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Farrow & Ball: Colour as a content creation source?

11/12/2020| Daniel Córdoba-Mendiola| 5 mins


Colour is becoming one of the most interesting sources of inspiration and content creation for brands. A universal concept that calls for it to be explored, shared and showcased as part of the global proposal that brands offer today.


We must highlight and share the choice, process, nuances and content behind the colour selections carried by our products and brands.

Why should I read this?

The new post-COVID reality has a direct effect on the need for brands to share their truth, their processes and the way in which these decision benefit consumers. Colour is a key resource that we often overlook.

What are we talking about?

The use of colour goes far beyond the need to differentiate our packaging, give “uniformity” to our messages and associate products with the benefits we want to convey (naturalness, luxury…).

Behind colour there is great symbology that calls for us not only to understand it, but also to integrate it into our discourse and make it a strategic element of our decisions and plans for content and communication.

Colours speak; they tell us things. Just like smells and textures, colours have a huge capacity to transmit empathy, to inspire or to transport us to specific moments and evoke universal sensations and emotions.

At best, we trust in the skill of art directors or designers who are responsible for shaping our decisions, expressions and products. At worst, we are guided only by the need to “appropriate” a colour in the categories in which we operate.

In any case, we overlook an abundant source of content that will help us to connect and maintain valuable dialogues that enrich our relationships with our audiences.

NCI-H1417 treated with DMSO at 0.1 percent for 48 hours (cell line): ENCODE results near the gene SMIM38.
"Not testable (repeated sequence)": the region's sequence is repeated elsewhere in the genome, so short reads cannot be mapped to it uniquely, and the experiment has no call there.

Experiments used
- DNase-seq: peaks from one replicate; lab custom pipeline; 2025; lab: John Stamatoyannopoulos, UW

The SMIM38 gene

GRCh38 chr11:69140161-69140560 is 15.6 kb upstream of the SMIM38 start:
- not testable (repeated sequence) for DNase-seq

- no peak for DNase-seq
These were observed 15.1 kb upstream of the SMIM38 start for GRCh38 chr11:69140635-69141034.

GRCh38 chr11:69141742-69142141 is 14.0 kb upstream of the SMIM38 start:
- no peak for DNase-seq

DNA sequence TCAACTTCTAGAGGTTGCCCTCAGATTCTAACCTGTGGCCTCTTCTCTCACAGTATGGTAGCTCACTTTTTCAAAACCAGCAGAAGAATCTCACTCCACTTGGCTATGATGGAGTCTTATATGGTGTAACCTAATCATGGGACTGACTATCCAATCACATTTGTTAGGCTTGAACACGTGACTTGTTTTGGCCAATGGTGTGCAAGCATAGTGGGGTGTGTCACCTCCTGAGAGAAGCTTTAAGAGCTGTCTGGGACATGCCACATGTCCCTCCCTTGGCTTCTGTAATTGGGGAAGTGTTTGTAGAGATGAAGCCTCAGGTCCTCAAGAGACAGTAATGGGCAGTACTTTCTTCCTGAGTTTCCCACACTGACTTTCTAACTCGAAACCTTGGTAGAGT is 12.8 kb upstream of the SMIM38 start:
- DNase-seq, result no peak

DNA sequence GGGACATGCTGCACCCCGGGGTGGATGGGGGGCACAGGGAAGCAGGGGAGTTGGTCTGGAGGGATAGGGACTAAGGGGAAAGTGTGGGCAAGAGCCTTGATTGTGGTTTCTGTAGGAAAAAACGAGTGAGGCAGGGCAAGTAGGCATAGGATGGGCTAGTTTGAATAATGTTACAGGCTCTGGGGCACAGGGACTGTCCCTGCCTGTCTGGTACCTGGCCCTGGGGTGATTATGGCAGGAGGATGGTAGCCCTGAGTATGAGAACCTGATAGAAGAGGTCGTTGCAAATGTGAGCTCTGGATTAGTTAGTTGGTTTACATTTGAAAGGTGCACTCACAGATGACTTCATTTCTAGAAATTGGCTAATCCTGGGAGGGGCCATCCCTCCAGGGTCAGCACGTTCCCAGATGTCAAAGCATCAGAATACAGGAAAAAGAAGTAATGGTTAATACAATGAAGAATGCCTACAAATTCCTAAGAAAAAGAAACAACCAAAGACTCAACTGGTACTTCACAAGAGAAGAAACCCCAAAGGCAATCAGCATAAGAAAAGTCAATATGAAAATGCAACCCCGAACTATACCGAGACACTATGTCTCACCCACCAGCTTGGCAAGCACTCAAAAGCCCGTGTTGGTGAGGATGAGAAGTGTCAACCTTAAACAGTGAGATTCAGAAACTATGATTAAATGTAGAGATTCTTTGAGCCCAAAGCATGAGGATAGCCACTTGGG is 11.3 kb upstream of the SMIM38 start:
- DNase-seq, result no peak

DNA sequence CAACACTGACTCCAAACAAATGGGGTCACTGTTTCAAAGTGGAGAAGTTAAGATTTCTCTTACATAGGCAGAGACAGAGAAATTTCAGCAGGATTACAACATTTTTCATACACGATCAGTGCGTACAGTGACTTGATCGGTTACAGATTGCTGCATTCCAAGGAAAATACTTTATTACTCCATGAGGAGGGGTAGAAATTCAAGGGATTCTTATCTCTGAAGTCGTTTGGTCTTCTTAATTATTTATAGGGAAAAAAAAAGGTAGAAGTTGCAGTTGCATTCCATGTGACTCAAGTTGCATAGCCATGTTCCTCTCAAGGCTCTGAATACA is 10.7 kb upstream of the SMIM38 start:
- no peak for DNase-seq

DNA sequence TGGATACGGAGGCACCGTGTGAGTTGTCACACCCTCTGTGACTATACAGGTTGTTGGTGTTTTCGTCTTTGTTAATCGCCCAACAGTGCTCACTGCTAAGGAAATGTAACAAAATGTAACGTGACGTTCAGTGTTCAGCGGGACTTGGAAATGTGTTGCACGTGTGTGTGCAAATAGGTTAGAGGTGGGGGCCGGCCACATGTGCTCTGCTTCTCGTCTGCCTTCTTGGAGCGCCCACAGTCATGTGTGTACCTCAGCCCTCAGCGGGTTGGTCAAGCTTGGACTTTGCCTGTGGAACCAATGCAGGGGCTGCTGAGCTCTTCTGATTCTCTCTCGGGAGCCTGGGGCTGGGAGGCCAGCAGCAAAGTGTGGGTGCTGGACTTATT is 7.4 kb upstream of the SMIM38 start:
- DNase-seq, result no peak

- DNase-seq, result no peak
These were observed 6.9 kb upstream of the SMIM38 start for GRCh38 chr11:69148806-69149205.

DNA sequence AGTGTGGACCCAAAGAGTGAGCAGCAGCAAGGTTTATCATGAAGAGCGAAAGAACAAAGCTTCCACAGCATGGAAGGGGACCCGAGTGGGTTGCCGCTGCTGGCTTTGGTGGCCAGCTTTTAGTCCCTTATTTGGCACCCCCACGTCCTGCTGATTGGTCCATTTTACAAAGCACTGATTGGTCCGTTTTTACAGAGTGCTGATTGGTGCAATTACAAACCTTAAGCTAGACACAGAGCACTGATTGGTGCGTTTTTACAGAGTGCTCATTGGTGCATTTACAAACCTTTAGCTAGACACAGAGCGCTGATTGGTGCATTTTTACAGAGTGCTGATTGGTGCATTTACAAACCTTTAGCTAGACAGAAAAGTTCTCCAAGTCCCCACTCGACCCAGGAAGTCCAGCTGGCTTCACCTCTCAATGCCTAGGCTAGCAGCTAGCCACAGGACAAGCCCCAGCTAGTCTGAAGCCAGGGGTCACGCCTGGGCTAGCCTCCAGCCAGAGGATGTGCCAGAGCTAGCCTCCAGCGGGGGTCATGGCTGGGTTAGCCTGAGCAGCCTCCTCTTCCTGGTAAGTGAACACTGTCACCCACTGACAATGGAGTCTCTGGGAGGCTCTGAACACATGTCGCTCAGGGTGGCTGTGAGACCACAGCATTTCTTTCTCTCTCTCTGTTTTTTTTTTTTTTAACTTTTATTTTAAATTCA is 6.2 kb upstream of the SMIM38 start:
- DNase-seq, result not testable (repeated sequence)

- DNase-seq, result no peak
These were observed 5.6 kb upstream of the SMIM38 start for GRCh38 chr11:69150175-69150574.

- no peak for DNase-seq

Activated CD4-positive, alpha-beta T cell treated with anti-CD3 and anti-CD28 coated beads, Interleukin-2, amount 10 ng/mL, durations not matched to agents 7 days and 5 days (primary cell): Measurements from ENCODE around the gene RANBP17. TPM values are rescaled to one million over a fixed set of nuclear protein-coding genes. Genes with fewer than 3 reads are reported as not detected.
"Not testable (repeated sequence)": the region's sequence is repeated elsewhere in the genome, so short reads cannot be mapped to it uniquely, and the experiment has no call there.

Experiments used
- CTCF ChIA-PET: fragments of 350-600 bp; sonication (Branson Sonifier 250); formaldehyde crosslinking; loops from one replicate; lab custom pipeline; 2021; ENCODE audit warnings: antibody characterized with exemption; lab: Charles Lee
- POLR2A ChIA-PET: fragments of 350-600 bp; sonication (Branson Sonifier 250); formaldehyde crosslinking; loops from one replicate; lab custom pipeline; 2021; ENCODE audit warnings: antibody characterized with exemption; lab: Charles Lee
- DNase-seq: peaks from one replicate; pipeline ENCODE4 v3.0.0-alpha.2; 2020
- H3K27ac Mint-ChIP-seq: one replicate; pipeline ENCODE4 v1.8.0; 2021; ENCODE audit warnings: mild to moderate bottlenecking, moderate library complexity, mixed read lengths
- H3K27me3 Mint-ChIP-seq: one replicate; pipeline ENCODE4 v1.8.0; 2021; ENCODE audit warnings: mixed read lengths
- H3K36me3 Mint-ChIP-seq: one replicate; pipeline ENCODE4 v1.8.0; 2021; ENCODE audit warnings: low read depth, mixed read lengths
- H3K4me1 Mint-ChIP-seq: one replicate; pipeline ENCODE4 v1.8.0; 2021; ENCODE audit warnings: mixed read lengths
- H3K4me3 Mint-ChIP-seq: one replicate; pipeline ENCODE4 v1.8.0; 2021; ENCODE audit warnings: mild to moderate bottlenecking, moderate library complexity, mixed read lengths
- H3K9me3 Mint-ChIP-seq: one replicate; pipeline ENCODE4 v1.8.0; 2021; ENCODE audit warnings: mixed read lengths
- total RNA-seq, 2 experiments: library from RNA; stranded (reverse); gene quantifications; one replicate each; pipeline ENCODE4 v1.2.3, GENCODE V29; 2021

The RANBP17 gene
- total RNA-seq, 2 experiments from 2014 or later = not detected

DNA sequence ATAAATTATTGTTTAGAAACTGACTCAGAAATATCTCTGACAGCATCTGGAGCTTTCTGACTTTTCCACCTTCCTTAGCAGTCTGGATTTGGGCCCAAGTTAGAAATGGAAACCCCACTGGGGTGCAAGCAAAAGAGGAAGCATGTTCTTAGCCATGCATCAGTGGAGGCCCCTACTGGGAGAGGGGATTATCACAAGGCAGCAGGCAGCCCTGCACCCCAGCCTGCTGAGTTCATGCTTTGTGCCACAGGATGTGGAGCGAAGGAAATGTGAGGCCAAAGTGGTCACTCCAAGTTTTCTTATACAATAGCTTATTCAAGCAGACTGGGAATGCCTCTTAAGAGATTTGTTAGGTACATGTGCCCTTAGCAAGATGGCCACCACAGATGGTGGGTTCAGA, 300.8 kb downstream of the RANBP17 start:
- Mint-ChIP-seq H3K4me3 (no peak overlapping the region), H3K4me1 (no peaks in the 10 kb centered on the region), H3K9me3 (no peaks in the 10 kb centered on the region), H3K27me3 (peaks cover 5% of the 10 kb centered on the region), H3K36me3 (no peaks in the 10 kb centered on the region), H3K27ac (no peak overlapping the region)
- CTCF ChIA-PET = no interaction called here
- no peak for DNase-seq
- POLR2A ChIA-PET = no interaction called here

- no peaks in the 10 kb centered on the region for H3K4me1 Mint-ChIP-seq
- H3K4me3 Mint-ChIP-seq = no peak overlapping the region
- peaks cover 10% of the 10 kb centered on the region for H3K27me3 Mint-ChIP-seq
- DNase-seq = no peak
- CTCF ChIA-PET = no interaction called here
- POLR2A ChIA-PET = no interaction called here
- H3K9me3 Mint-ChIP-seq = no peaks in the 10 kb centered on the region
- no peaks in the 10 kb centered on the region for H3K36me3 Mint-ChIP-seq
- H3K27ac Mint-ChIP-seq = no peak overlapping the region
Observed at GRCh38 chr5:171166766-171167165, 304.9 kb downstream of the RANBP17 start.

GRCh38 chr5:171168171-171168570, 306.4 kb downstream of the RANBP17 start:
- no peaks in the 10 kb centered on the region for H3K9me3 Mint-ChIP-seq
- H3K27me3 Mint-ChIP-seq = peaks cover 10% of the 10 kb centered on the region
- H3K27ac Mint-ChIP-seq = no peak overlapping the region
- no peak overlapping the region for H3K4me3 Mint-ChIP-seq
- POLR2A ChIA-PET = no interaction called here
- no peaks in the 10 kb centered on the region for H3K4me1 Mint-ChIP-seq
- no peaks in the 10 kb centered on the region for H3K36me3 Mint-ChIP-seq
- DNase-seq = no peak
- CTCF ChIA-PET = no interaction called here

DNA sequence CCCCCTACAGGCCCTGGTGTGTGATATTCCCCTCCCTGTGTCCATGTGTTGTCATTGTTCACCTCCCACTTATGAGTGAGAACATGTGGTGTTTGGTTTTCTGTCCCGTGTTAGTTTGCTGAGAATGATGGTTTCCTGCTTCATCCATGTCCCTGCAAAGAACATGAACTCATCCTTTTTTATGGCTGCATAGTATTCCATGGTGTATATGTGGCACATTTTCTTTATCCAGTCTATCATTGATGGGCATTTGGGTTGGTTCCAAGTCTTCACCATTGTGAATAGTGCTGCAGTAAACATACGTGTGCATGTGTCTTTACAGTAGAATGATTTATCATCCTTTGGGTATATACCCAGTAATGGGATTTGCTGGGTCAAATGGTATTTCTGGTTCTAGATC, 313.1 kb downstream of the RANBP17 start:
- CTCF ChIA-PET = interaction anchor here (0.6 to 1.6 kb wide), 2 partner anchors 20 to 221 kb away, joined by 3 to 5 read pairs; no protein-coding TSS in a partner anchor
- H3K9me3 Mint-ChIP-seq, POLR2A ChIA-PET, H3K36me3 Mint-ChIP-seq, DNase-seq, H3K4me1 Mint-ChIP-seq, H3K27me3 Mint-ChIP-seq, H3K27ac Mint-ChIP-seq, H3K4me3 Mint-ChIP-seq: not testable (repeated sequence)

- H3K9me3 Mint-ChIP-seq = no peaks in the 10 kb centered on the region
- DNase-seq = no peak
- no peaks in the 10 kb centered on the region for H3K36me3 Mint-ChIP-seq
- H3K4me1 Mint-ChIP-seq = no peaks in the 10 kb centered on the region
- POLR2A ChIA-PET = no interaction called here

Farrow & Ball is a British paint brand that has made the description of its colour palette one of the key sources of its differentiation. Beyond their skill in selecting, curating and combining colours, we must look at the emotionality they bring to bear when they explain what makes them special.

Links and what to focus on: 

  • Tone and emotions that is uses
  • Way of empathising with consumers who directly buy a product that is usually bought through an intermediary.
  • Ability to link needs and motivations (inspire, aspire, project…) to the description of their colours.


Colour is at the heart of all our decisions, from the essence and values of our brand, to the colour of our products and the packaging. Colour choices are key, and they conceal certain content that we could share with our audiences.

What tension does it relieve?

Learn more. Product truth. Consider consumer “insiders”.

From a strategic perspective:

Colour is a much more strategic element to which we often do not give the necessary importance and depth. Nor do we share it or explain it in an emotional way that helps engage our audiences. Colour allows us to expand the values of our brand, associating ourselves with the values emitted by the colours and nuances selected.

Who might be interested?

Everyone, especially if we show the colour selection so that all our audiences can also share it with their networks.

Where do I implement it?

Selection process for new packs, brand identities, variants/ranges.

Communication and content.

How do I implement it?

Detailed and informative content that invites those who read it to integrate it into the narrative. Using references known to all your audiences. Showcasing the selection and the contrasts between colours, and helping to understand the knowledge and métiér behind those decisions.

How innovative is it?

The use of colour as a strategic tool in a textured and detailed way is rare outside the categories in which colour is key (fashion, decoration). Mirroring these categories and taking advantage of them can differentiate us and help us find suitable content and tones.

Key concepts:

Colour, palette, content, insider.


Who is using it already?

Large decorating and fashion brands, which use colours as an essential tool not only to differentiate their products but also to give an emotional meaning and to conceptualise their collections and proposals.

Things to keep in mind:

The world of colour is subject to significant cultural differences. Like smells and textures, certain colours (especially those that are more complex) mean different things in different cultures. These variants must be documented and understood.

How do I get a clearer idea?

How do I share it with my network?

“It is possible that we can use the colour of our brand/products to feed our story, build differentiation, share our intentions/emotions”

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